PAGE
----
“We are what we can imagine.” — N. Scott Momaday

“Never doubt that a small group of dedicated people can change the world.  Indeed, it is the only thing that ever has.”
– Margaret Mead

Not that we’re out to change the world, at least, not all at once.

But we definitely changed the floor.



first, removal of the old boards, featuring crowbars, hammers, and a fair bit of hand strength, and our friend Jim, who is a perfectly amazing, skillful and generous human being.

then, cutting new boards and placing them into the slots.

the shiny-new boards (paler) are brand new red oak from a 1×6 from home depot (yeah, i know); the more polished-looking darker ones are used red oak flooring from the ReStore. we bought all they had in stock–one bundle–and supplemented from there.

then nailing in the boards, and insetting the nails so they wouldn’t catch up the sander:

then we went along the floor with scrapers, removing all that accumulated paint & drywall compound that was everywhere. then we coated the floor with a thin layer of red oak filler compound, which is mostly sand & sawdust, and looks rather like paint. or peanut butter. while doing so, we worked it into all the cracks between boards, and low spots, and rough areas where replacing the board was too much work but it still needed some help. by then it was after 8 pm, and we’d started around 10 that morning.

having let that dry overnight and gone home for a much-needed exhausted collapse, we then rented a belt sander and resumed work early the next morning. The sander has a 24-grit belt on it, roughly the texture of a gravel driveway, and is taking off a solid eighth-inch of the floor everywhere it goes. given the floor, this is a good thing.

thus, the floor is gradually revealed, with much going-over of low spots, cupped boards, and rough areas.

Jim headed home sometime around 3 or 4, and Tristan took over driving the sander, while i put the palm sander–called a corner-cat, for it’s rather iron-like shape, to good use, with jenny’s help.

note dust motes, and dust masks; there’s ear protection going on, too. as Jenny said, it’s great working all night with a group of people who can’t hear each other and whose facial expressions you can’t see.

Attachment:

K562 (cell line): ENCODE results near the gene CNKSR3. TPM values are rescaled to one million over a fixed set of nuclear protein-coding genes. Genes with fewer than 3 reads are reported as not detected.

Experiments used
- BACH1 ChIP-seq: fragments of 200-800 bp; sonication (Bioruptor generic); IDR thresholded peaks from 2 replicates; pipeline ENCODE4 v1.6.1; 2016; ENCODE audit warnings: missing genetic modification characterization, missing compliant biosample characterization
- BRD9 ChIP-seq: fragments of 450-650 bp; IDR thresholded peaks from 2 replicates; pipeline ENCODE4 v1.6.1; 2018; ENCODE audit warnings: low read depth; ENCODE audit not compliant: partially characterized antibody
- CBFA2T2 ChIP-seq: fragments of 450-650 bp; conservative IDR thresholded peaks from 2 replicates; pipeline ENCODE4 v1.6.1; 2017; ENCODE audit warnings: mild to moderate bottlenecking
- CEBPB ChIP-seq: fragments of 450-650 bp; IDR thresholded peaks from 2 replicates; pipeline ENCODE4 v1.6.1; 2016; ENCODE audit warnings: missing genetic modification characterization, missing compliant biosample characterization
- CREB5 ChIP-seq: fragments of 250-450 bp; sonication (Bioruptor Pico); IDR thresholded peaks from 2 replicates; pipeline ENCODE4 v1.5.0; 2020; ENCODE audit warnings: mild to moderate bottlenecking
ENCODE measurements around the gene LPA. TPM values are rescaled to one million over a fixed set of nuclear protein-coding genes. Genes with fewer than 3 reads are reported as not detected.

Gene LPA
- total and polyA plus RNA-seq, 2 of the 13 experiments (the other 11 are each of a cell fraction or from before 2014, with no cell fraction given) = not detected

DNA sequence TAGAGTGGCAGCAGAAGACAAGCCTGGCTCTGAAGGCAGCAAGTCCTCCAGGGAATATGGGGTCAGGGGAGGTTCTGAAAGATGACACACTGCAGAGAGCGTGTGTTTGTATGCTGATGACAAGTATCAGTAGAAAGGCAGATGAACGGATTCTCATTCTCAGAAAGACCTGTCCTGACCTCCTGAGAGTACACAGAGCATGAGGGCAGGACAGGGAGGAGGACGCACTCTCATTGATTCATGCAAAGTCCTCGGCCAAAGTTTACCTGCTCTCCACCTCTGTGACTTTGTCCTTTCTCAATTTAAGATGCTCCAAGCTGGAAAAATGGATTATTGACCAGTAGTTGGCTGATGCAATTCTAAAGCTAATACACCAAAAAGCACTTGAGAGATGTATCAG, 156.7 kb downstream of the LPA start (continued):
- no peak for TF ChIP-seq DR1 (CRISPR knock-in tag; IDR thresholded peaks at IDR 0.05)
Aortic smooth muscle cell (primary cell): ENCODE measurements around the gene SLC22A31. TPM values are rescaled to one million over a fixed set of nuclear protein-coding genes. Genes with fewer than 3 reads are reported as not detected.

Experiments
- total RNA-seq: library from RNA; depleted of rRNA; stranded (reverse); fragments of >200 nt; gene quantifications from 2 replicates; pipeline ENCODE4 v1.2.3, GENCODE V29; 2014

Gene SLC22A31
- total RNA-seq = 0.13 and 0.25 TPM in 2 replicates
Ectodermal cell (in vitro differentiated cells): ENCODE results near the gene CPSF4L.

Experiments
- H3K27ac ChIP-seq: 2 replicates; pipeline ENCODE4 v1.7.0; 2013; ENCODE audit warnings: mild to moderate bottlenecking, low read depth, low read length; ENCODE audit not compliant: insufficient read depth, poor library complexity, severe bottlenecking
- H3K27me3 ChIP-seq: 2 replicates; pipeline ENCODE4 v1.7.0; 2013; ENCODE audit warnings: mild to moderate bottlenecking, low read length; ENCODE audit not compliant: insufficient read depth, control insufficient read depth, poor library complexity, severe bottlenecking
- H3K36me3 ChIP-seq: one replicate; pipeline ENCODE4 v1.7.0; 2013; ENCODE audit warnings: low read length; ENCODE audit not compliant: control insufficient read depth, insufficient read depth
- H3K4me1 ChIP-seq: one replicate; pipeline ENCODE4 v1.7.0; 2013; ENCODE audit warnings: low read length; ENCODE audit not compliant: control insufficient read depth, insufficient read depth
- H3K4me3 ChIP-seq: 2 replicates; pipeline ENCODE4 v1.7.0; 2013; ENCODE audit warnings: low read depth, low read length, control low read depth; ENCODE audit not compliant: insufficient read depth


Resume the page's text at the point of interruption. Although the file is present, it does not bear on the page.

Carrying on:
this is my favorite picture. as alan said, some people pay for expensive photo editing software to get effects like this. we just used sawdust.

increasingly, as the night wore on, there was room for group effort. here is tristan with the big sander, alan cleaning up behind and before him, to make life easier and for dust-control, jenny with the small sander, and me filling in holes in the floor with more filler. Fox took this photo, and the some of the others, including the sawdust one i like so much, up above. :)

The rough-sand being done, we performed a general sweep while Tristan changed the belt on the sander to 80-grit.  Because there are four of us and we were multitasking, rather than doing this sequentially, the filler was more or less dry by this point.  Generally, one would now put the filler in any egregious holes (we still had 6, even after all that—the stuff shrinks and has to be re-applied to particularly low areas), then wait for it to dry, then do the final sand.  Instead, it being around midnight at this point, we leapt straight into the final sand from here.

Alan’s holding the cord out of the way and sweeping, enabling Tristan to make the next pass walking backwards, rather than turning the sander with every pass. i thought the cord collective was amusing, in particular the action shot with the broom here.

and voila! 29 hours and lots of sweat later, it’s a brand new old floor!

The *complete* set of photos, and a whole lot more besides, can be found here:


i don’t know about you, but i’m in love with it.